Amukamara said last week that he was hoping the team would pick up the option and that his feelings would be hurt if they didn't. So this low-risk move carries the added benefit of making one of their key players happy in the short term while keeping their long-range options open. They could extend Amukamara any time between now and the 2015 season to lower his 2015 cap number. They could release him next offseason if they decide to go in a different direction. Or they can delay their long-range decision on him until the 2016 offseason.

Amukamara may not be a $7 million cornerback, but given the state of the position right now and the prices some cornerbacks have commanded this offseason, he may not be far from it either. The Giants now have a year to see which direction his career takes and whether they get a bargain for 2015 or whether it's time to move on.
Cornerback wasn't projected as a major New York Giants need when this offseason began, but man did they attack it like one. The Giants spent big money to sign Dominique Rodgers-Cromartie and added Walter Thurmond and Zack Bowman while also re-signing Trumaine McBride.

Amukamara
This flurry of activity did not escape the attention of Prince Amukamara, who was the team's No. 1 cornerback last year and admitted Tuesday that the moves led him to wonder about his role and his future with the team.

"A little bit," the always-honest Amukamara said. "I think it's natural for someone to think that, especially if you feel threatened by the guys and the guys are good. And there are two sides to that. You can look at it and say, 'This guy can help the team,' or you can say, 'This guy might take my spot.' But it's not my job to worry about that."

Amukamara still projects as a starter on the outside opposite Rodgers-Cromartie, with Thurmond likely playing the slot. But Thurmond can absolutely play on the outside if necessary, and Giants coach Tom Coughlin said last month that Rodgers-Cromartie would be asked to cover the opponent's top receiver every week -- an assignment Amukamara had toward the end of last year and was hoping to get again.

Add in the fact the Giants haven't yet decided whether to pick up the 2015 contract option on their 2011 first-round pick, and Amukamara has reason to wonder whether he's in the team's long-term plans.

"I'd be lying if I said I didn't think about it, but I can't really worry about that," Amukamara said. "I've just been living by, 'Only focus on the things I can control.' I could have controlled whether the Giants did or not by my play the last three years, but right now I can't worry about that. If they do it, that's great. If they don't, that's great too. But I would be very excited if they did, of course."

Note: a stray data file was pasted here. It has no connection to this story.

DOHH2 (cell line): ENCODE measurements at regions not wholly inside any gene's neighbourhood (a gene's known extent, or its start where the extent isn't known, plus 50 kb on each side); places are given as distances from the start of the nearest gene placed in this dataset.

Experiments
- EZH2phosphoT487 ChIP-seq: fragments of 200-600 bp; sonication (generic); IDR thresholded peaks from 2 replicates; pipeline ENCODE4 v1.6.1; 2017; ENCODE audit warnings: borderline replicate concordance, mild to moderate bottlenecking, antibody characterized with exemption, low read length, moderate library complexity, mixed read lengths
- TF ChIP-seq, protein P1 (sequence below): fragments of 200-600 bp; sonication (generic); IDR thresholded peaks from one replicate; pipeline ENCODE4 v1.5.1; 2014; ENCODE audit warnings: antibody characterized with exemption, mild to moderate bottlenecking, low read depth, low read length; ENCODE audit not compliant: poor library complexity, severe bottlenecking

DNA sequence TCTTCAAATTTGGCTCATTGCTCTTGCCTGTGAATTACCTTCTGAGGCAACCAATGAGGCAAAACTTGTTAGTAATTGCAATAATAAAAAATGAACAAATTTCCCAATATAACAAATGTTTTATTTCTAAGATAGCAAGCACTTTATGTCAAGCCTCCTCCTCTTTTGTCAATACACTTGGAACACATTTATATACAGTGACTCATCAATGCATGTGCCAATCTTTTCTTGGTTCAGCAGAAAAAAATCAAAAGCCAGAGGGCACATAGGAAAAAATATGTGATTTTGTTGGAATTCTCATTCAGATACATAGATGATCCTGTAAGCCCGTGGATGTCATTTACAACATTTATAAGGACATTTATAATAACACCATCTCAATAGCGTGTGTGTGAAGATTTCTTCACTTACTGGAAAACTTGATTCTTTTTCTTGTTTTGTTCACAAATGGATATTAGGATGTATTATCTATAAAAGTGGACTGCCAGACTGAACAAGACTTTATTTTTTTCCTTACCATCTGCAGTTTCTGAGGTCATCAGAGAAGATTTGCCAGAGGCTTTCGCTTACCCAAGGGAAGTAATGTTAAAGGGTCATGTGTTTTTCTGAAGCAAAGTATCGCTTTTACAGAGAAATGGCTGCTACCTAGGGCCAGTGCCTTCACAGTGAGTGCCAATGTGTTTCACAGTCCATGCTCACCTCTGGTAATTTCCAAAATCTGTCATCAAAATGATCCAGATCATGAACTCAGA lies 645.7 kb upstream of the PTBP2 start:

The option likely would be around $7 million for 2015 (it's the average of the salaries of the No. 3 through No. 25 highest paid cornerbacks in the league), and it wouldn't be fully guaranteed until the first day of the 2015 season. But the Giants have to decide by May 3 whether to pick it up, or else Amukamara would be a free agent following the 2014 season. Rodgers-Cromartie carries a cap hit in excess of $7 million for 2015, so it's possible the Giants wouldn't want to pay two cornerbacks that much. But it's a premium position in today's NFL, and the Giants treat it as one, so it's not out of the question either.

"It shows that the team wants you," Amukamara said. "And who wouldn't want to feel wanted?"

After the Giants' cornerback signing spree, it sounds as though Amukamara would like to know whether he is.
In the NFL news lately, you've no doubt seen a lot about fifth-year options for players drafted in the first round of the 2011 draft. This is a new phenomenon, because it's part of the CBA that went into effect in 2011 and governs players drafted that year. The rule in question states that every player selected in the first round of the NFL draft, starting in 2011, has an automatic fifth-year option added to his contract. The team has to decide by May 3 of the fourth year whether to exercise the option. At the time it's exercised, the option becomes guaranteed only against injury until the first day of the option-year season, at which point it becomes fully guaranteed.